The Charity Commission has "raised a number of questions" with the trustees of two military charities over issues that include unspent charitable funds and fundraising arrangements.
Families of the Brave has also removed the official armed forces logos from its website, which it did not have permission to use, after receiving a request from the Ministry of Defence.
The commission spokeswoman said the regulator’s involvement with Families of the Brave began in February. "We have raised a number of questions with them relating to the charity’s fundraising arrangements," she said.
The commission has been in contact with Army of Angels since January. "We have put a number of questions to the trustees, including those relating to unspent charitable funds," the spokeswoman said.
Both charities have worked with the fundraising and merchandising agency Sterling Support.
The terms and conditions for two campaigns run for Families of the Brave, posted on Sterling Support’s website, say that a minimum of 20 per cent of the funds raised go to the charity.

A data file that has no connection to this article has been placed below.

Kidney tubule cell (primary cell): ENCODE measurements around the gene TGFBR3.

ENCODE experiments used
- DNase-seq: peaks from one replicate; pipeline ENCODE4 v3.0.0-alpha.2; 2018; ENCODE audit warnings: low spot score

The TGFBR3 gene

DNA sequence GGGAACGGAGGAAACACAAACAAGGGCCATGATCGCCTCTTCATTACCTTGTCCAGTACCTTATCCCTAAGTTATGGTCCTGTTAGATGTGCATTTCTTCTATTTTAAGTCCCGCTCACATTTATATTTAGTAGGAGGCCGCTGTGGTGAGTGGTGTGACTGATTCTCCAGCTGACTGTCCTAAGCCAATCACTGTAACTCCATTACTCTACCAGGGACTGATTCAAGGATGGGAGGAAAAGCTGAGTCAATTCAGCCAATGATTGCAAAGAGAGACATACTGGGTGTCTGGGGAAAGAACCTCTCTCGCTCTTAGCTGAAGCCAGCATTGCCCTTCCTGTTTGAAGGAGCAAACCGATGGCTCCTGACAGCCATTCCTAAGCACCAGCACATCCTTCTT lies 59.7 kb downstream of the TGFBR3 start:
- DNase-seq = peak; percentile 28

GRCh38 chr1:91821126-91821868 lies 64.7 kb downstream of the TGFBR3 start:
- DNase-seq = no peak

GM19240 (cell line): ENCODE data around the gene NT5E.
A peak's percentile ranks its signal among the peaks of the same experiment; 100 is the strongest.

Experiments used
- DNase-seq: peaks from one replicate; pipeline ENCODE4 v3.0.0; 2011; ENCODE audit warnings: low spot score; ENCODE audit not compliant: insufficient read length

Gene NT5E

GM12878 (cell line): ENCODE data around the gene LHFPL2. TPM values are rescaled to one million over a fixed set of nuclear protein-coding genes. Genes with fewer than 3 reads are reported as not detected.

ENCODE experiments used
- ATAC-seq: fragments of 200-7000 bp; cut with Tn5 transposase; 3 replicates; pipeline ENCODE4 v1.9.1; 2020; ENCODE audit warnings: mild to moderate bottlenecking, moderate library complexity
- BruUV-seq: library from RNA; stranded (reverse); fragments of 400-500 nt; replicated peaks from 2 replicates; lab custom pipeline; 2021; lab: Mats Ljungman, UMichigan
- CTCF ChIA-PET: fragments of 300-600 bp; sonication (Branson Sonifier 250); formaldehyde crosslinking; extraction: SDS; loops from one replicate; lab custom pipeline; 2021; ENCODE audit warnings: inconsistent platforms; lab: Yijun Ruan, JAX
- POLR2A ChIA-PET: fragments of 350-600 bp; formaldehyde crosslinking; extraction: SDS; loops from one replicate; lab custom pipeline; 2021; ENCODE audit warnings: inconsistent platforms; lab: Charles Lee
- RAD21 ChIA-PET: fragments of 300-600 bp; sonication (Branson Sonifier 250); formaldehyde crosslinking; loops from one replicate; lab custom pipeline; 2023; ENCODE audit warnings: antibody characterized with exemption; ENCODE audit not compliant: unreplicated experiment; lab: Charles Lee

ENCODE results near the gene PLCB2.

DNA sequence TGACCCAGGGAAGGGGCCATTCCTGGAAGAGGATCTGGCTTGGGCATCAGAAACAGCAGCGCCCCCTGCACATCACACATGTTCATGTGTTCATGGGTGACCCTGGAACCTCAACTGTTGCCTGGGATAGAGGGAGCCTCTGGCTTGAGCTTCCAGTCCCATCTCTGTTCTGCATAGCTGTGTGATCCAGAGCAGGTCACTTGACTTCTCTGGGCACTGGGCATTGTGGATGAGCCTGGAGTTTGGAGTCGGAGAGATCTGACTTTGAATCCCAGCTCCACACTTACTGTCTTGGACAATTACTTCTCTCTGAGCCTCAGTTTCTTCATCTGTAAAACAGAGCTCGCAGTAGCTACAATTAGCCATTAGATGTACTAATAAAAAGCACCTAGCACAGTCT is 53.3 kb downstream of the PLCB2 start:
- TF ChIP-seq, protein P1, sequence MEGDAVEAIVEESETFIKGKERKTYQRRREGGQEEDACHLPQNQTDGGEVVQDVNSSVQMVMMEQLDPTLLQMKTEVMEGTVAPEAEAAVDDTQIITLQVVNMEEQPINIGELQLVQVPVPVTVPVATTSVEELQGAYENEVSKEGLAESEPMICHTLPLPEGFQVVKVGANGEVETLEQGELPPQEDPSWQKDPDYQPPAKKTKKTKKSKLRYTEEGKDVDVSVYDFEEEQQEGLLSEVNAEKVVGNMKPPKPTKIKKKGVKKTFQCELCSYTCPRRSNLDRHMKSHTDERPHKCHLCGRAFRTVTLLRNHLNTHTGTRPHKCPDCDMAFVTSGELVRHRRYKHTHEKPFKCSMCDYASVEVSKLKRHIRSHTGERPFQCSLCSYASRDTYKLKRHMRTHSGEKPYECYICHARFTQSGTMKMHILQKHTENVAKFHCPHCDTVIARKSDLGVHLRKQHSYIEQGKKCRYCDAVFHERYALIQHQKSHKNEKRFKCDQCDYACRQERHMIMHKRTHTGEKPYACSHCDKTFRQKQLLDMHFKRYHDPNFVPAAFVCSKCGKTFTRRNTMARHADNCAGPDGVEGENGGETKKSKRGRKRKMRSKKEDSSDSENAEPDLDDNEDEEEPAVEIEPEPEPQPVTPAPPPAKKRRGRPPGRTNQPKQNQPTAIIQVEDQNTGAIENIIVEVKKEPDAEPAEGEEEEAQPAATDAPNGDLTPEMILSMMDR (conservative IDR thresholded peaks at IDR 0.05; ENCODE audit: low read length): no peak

Army of Angel’s annual accounts for the year ending 28 February 2013 show it spent £70 on generating voluntary income of £142,220 in the year 2012/13. This was down from £45,700 spent on generating £255,123 in the previous year.
Jack Sklenar, fundraising manager of Army of Angels, said the charity had stopped working with Sterling more than two years ago.
He said he had not heard of the concerns raised with the trustees.
Families of the Brave has yet to file annual accounts. Nobody was available to answer either of the listed telephone numbers on the commission website or its own on Thursday morning.
The client page of Sterling’s website shows the logos of both charities, along with the note "This page is currently being updated. Sorry for any inconvenience".
Nobody from Sterling answered calls from Third Sector on Thursday morning.
Families of the Brave is a member of the Fundraising Standards Board.
Alistair McLean, chief executive of the FRSB, said: "We have not been made aware of any issue with regard to these charities, nor have we referred any issues to them.
"The commercial arrangements that a charity enters into are entirely a matter for that charity’s trustees."
- Sterling Lotteries, a company based in Cumbria which manages charity lotteries for charities including Army of Angels, has asked Third Sector to point out that it is in no way connected with Sterling Promotions.